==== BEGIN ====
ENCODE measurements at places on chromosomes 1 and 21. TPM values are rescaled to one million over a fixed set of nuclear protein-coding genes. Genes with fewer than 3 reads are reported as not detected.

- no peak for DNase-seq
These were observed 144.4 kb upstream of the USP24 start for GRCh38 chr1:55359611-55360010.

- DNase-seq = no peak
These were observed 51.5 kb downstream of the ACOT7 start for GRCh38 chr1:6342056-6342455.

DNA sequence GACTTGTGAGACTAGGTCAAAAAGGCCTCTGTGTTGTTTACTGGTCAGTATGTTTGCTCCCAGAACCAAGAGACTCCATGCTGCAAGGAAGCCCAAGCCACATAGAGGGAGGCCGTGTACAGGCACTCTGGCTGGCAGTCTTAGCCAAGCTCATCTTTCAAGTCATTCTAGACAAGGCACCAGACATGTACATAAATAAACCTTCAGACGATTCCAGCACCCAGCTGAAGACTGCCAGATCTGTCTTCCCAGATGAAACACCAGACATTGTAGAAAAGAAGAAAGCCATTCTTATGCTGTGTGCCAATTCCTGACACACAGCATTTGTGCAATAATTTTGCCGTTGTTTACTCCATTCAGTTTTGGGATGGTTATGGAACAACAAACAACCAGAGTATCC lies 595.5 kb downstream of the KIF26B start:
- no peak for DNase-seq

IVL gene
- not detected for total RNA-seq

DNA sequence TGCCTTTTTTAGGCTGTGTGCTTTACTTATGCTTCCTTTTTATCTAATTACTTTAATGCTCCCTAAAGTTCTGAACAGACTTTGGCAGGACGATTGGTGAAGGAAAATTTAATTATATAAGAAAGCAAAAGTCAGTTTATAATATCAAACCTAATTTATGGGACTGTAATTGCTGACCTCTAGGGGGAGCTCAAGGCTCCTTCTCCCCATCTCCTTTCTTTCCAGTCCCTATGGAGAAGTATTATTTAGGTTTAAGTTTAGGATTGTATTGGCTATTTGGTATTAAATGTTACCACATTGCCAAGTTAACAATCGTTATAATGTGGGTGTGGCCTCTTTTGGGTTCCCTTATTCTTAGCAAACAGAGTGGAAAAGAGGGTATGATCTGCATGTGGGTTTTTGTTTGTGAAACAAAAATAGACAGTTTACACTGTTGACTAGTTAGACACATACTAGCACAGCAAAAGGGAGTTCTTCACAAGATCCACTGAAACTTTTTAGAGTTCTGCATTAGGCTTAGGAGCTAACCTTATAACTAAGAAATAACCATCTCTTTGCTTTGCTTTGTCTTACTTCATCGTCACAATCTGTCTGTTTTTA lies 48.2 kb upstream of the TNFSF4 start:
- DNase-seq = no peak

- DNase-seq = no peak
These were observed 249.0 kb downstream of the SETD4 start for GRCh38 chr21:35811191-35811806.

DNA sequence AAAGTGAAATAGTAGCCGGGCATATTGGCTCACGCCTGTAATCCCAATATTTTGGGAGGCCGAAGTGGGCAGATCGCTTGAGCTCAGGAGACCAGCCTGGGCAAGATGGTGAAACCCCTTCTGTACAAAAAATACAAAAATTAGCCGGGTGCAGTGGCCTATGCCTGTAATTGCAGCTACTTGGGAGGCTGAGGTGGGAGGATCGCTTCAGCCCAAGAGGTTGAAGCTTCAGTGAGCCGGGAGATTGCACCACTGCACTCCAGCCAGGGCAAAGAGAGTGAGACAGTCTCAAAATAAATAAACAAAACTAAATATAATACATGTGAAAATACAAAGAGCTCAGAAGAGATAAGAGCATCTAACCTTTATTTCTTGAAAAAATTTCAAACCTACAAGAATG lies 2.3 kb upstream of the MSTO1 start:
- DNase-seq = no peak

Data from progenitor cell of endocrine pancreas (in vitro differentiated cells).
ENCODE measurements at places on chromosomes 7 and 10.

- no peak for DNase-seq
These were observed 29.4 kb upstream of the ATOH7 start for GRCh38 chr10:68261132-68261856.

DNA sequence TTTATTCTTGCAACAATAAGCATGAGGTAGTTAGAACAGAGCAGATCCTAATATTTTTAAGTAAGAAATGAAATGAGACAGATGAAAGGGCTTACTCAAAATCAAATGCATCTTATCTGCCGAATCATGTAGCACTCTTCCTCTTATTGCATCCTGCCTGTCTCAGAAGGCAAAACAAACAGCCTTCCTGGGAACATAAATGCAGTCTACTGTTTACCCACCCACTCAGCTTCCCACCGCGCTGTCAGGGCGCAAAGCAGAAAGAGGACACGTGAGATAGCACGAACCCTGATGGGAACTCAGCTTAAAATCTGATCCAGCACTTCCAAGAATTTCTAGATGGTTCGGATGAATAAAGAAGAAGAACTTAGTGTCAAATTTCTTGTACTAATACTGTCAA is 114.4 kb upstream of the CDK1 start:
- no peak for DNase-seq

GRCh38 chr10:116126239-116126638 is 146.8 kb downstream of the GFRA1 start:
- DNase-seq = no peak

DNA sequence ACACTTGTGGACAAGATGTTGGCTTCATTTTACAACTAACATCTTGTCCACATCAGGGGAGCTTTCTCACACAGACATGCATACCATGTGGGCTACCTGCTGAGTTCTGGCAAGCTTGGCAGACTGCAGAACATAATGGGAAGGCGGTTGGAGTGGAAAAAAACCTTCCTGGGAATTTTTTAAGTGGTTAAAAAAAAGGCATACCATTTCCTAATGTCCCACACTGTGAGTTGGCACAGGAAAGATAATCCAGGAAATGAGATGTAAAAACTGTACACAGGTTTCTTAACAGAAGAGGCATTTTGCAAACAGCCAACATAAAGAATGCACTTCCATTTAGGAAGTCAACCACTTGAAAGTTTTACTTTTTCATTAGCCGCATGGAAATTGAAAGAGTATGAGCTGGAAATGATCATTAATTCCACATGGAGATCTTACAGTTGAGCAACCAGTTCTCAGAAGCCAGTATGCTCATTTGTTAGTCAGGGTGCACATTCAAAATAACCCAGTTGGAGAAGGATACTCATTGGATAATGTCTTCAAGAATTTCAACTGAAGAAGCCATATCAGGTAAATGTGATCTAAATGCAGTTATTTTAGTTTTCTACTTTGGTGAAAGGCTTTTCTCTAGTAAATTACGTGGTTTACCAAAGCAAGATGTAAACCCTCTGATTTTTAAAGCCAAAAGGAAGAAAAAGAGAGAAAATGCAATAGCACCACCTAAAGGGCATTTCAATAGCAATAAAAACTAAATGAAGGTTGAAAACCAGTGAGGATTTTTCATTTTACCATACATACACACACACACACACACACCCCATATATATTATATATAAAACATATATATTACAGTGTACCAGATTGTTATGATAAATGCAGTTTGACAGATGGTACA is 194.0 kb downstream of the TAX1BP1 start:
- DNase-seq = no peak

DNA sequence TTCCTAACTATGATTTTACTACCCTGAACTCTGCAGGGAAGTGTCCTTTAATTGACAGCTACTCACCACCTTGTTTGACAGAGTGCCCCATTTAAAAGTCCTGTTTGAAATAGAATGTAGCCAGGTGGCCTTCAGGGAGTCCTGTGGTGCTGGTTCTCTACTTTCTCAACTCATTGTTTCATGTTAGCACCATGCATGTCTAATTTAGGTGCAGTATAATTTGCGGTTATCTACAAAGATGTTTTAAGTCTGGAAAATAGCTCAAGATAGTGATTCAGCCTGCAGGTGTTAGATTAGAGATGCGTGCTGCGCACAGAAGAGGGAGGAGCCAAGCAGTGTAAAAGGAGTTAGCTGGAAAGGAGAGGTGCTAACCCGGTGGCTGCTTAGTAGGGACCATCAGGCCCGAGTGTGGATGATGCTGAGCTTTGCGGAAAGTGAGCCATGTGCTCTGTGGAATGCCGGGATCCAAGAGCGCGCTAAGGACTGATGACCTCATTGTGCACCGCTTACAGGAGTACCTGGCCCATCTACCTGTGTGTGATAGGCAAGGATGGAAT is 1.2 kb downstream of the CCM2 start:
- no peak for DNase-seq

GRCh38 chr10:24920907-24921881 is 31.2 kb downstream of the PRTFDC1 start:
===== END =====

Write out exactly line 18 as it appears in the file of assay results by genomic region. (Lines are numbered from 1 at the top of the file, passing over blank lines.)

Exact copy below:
- no peak for DNase-seq